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Why Oregon Wine Producers Are Seeing Pink

You probably know Oregon for its world-class Pinot Noir wines, which attract many a Burgundy drinker (and a few producers from there, too). But as of late, the state also has stepped onto the stage with a lighter version of the grape, producing multidimensional rosés that deliver both freshness and complexity.

“Oregon Pinot Noir is an exceptional candidate for rosé [as it] lends itself incredibly well to a subtle but lively fruit characteristic [and] vibrant lighter red-berry aromas,” says Vince Vidrine, winemaker at Irvine & Roberts Vineyard in Ashland. He recognized its other dimension, adding the grape has “a tendency to contribute fascinating savory and earthy notes.”

The first Pinot Noir was planted in Willamette Valley in 1965; today with nine sub appellations and 23,525 planted acres, it is the largest of the state’s AVAs. It remains a stalwart mainstay of winemaking.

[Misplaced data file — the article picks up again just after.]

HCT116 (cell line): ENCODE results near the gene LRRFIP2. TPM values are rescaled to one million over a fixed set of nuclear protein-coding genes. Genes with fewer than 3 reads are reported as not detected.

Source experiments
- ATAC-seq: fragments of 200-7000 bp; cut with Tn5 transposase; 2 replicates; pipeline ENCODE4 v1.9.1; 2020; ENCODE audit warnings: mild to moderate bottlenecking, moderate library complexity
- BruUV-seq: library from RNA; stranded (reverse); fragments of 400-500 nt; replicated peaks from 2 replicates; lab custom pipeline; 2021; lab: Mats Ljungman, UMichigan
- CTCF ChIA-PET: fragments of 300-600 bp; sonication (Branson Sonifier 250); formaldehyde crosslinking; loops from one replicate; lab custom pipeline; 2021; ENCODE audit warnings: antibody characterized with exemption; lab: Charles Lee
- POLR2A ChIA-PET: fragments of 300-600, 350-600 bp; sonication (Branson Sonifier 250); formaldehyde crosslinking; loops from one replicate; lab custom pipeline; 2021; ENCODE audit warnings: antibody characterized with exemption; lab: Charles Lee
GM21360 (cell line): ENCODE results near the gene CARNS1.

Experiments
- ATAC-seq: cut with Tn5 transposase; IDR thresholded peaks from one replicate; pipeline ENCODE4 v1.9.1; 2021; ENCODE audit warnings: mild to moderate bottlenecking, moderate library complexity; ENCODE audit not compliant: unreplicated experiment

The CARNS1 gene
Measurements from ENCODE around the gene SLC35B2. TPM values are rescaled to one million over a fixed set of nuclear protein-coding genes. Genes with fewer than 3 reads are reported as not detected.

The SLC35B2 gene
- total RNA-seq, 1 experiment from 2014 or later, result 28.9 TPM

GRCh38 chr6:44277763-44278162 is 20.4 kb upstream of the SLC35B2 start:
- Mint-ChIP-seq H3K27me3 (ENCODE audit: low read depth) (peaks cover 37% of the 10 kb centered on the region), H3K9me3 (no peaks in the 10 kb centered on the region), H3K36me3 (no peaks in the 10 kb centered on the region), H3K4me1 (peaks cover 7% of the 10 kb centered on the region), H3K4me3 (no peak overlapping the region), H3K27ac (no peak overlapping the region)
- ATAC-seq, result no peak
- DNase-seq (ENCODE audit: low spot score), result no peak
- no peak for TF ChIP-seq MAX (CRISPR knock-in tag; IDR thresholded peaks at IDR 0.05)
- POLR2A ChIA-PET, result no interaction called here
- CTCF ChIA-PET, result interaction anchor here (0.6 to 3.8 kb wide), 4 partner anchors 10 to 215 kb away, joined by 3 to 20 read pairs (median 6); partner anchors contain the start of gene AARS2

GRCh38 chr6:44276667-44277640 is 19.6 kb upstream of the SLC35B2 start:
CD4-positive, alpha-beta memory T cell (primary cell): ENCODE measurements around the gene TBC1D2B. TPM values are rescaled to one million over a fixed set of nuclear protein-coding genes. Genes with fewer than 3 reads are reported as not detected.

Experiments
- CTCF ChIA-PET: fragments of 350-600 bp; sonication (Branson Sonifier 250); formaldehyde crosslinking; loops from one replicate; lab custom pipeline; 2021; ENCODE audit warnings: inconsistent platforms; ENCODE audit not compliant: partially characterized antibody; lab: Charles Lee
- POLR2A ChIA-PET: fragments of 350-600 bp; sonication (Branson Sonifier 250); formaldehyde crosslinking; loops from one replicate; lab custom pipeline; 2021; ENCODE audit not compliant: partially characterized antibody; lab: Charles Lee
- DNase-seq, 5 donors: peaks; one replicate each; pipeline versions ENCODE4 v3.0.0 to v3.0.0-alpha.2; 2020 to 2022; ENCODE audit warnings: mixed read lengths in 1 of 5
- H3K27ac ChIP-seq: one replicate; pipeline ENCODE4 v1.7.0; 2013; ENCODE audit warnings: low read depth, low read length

“Oregon’s Willamette Valley produces some of the world’s best Pinot Noirs. It was a natural progression to produce a Pinot Noir rosé that would be equally regarded,” says Melissa Burr, vice president of winemaking at Stoller Family Estate in the Dundee Hills American Viticultural Area (AVA), a subregion of the valley.

Sokol Blosser Pinot Noir rosé 2020, Dundee Hills. Grapefruit goodness and tart currant. Fresh and refreshing! Snappy, fun and flowerful (a word made up just to describe this wine!) without being flowery or fluffy. Super zippy—did I say that already?

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